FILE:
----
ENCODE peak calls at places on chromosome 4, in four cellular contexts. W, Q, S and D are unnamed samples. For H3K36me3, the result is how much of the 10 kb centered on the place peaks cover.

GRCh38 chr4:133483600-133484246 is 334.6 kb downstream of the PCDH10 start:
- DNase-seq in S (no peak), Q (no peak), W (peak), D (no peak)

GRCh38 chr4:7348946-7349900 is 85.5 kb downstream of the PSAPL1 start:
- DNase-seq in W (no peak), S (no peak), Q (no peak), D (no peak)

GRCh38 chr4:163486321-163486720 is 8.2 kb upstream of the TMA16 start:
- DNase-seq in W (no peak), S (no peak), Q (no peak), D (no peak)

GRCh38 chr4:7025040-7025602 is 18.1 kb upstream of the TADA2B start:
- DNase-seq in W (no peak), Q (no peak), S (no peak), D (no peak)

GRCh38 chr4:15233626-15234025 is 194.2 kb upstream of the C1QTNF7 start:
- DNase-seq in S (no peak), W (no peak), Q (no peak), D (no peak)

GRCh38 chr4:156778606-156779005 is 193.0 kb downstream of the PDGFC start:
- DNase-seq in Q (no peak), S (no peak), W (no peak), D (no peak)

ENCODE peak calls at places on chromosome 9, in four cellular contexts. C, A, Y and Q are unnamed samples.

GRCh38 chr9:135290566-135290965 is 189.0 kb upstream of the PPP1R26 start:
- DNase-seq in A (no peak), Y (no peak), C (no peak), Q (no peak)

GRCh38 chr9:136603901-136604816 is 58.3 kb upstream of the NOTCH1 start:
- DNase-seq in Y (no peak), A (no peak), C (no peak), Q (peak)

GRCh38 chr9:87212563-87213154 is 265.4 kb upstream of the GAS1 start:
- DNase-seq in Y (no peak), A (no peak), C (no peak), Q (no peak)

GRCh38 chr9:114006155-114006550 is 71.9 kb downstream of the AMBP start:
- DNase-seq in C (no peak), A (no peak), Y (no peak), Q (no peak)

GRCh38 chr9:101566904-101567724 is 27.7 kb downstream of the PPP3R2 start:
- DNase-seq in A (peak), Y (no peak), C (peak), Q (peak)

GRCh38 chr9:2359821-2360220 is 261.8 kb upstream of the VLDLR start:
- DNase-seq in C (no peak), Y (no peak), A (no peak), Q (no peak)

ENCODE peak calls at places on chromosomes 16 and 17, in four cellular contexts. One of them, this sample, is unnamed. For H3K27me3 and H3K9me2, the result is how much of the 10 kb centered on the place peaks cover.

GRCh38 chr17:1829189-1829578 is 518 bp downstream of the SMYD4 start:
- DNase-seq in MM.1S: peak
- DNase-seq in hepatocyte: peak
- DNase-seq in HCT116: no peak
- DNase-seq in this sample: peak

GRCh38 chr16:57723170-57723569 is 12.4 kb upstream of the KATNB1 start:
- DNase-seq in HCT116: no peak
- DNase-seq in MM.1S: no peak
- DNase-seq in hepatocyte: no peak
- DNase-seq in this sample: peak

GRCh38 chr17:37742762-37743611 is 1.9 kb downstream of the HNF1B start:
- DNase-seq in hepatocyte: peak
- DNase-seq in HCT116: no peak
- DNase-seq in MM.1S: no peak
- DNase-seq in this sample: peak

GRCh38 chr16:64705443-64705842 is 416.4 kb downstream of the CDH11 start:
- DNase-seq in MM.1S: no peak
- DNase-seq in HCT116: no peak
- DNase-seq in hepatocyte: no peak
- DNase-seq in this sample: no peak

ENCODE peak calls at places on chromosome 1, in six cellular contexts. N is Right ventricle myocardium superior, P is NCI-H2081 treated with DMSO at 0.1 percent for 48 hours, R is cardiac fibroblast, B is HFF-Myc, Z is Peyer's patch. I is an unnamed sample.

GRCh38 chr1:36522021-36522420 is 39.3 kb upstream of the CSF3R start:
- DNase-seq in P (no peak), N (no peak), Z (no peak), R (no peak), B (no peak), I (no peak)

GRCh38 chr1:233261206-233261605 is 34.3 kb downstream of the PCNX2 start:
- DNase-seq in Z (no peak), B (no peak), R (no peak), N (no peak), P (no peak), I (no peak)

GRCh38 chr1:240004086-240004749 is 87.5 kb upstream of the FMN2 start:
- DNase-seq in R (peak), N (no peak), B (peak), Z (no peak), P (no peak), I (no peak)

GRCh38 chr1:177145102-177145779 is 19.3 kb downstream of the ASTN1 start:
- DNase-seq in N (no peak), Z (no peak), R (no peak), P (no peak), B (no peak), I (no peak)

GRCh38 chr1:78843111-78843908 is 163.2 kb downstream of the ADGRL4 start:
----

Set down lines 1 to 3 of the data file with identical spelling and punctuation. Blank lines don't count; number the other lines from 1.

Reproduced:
ENCODE peak calls at places on chromosome 4, in four cellular contexts. W, Q, S and D are unnamed samples. For H3K36me3, the result is how much of the 10 kb centered on the place peaks cover.

GRCh38 chr4:133483600-133484246 is 334.6 kb downstream of the PCDH10 start:
- DNase-seq in S (no peak), Q (no peak), W (peak), D (no peak)